Security noose may have prompted Brussels attacks
BRUSSELS - After the arrest in Brussels of Salah Abdeslam, suspected of being involved in the Paris terror attacks, European authorities knew that retaliatory assaults might be only a matter of time.
“We know that stopping one cell can… push others into action. We are aware of it in this case,” Belgian Interior Minister Jan Jambon told public radio on the eve of the March 22nd suicide bomb attacks that killed more than 30 people at Brussels Airport and Maelbeek metro station in the centre of the city close to European Union buildings. The country was on high alert, he said.
The same day Belgian prosecutors identified two men they said were accomplices of Abdeslam in the Paris attacks and Paris prosecutor Francois Molins said Abdeslam had admitted he wanted to kill himself with an explosive suicide vest in Paris but had “backed out”.
Belgian Foreign Minister Didier Reynders said a network of more than 30 people had been found to have been involved in the November 13th Paris attacks, which killed 130 people.
“He was ready to restart something in Brussels,” Reynders said of Abdeslam. “We have found a new network around him in Brussels.”
The words of Abdeslam’s lawyer Sven Mary would also have given cause for alarm to any jihadist would-be attackers at large.
“He is collaborating. He is communicating. He is not maintaining his right to remain silent,” Mary told Belgian public broadcaster RTBF.
The fear that police and counterterrorism officers could be about to close in on Islamic State (ISIS) cells in Brussels could have spurred the militants into action just days after Abdeslam’s arrest, security analysts said. ISIS claimed responsibility for the Brussels bombings.
“It could be that the operation was planned for a while, for weeks or months but they decided to carry out the attacks now… because they were afraid Abdeslam was going to give information to the authorities or in a way to avenge the arrest,” Lorenzo Vidino, an expert on extremism at George Washington University, told the BBC.
“It is also very possible that the extremist network wanted to act before security agencies acted on information divulged by Abdeslam, who is known to have backed out of a suicide attack and may have been considered by his erstwhile co-conspirators as likely to cooperate with authorities,” Jason Burke, an expert of terrorism and Islamic extremism, wrote in the Guardian newspaper.
The Paris attacks and Brussels bombings highlight failures by security and intelligence services within Europe to share information with agencies in other EU countries or sometimes even within the same country.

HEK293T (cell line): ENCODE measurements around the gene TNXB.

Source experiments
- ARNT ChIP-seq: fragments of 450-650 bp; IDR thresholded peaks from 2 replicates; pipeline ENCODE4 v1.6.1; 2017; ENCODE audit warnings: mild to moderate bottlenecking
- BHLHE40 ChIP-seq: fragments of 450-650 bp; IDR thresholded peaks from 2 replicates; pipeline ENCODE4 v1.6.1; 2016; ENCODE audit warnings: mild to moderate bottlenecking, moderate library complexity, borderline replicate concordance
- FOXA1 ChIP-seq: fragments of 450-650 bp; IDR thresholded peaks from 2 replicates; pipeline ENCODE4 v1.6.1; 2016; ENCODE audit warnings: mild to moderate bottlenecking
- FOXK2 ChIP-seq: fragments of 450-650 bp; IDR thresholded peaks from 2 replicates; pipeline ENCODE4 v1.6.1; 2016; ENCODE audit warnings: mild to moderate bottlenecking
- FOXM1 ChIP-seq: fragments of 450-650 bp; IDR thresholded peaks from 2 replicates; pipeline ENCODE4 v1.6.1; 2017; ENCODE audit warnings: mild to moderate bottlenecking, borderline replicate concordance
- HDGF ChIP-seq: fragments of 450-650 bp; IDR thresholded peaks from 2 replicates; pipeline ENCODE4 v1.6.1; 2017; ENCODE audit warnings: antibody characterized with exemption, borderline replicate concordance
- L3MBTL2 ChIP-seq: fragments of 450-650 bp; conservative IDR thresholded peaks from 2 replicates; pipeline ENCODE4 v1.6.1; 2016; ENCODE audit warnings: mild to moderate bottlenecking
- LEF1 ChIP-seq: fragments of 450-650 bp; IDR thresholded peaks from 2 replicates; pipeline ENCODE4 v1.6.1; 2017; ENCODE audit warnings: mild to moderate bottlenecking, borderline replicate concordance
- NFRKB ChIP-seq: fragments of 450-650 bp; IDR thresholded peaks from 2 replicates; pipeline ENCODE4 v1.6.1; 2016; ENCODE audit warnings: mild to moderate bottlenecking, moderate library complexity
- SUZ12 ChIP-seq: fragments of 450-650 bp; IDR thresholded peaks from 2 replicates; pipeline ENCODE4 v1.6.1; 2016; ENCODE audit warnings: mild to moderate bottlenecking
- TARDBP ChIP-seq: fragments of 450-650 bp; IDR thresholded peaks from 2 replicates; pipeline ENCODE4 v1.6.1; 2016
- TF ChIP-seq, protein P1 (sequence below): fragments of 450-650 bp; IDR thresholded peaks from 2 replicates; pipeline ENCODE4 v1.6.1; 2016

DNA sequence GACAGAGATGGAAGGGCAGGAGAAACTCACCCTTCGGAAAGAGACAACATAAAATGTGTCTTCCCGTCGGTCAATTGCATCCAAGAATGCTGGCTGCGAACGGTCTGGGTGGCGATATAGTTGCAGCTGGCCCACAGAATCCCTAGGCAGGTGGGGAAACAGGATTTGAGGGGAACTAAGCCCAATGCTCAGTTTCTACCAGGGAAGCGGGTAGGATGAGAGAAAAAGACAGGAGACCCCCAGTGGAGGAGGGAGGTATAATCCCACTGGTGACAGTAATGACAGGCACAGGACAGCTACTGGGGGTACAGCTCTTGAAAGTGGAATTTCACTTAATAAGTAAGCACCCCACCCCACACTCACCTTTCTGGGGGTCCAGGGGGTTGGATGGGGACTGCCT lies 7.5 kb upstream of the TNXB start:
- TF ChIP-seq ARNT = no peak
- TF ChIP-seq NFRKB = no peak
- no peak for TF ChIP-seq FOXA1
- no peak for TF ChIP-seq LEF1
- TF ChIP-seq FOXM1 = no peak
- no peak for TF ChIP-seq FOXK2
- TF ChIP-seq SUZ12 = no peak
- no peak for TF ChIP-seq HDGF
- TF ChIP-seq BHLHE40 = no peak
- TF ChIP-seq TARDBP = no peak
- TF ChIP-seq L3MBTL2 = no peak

“There are problems of coordination within the Belgian government and different police agencies, problems of coordination with France, with other countries,” Vidino said.
After the Paris attacks, the Belgian manhunt focused on Abdeslam’s home neighbourhood of Molenbeek in inner city Brussels. Despite the presence of EU and NATO headquarters, sociologists say central Brussels more closely resembles some US cities — where a shattered, poverty-stricken centre is surrounded by rich suburbs — rather than the expensive central parts of Paris and London.
“That they could sit for four months, not only in Belgium but in Brussels and especially in Molenbeek, and plot these kinds of attacks just four days after the arrest of such a high-level network facilitator — this is shocking to me because they should have been on the highest level of alert,” Clint Watts, a former FBI and US Army counterterrorism official and expert on ISIS, told NBC News.
“After [Abdeslam’s] arrest, you would have to assume everyone in the network was preparing to launch whatever they had,” Watts said.
Belgian jihadist analyst Pieter Van Ostaeyen said the attacks were not a surprise. “I had expected that something would happen but not on this scale. This is really highly coordinated,” he told Belgium’s Het Nieuwsblad newspaper. The attacks were most likely a response to the counterterror operations and were probably “pulled together at very short notice”.
Analysts said Abdeslam and other militants have tapped into criminal networks within the large immigrant population of Molenbeek as well as others who may have been sympathisers, but had no direct link with ISIS or other jihadist groups. The scale of the networks and the number involved have overwhelmed the under-resourced intelligence and security apparatus.
“It is clear from the amount of time Abdeslam spent on the run that he was looked after by dozens, if not scores of contacts. This is the reality of contemporary Islamic extremism in Europe. It is not about so-called lone wolves or solitary actors, but about a small but significant number of people who are deeply embedded in broader communities or neighbourhood,” Burke said.
“It’s fair to say that Belgian authorities have been overwhelmed by the number of individuals linked to ISIS,” said Vidino. “It’s a tiny law enforcement, intelligence community that is not coping with the disproportionately high number of individuals who belong to ISIS or espouse ISIS ideology.”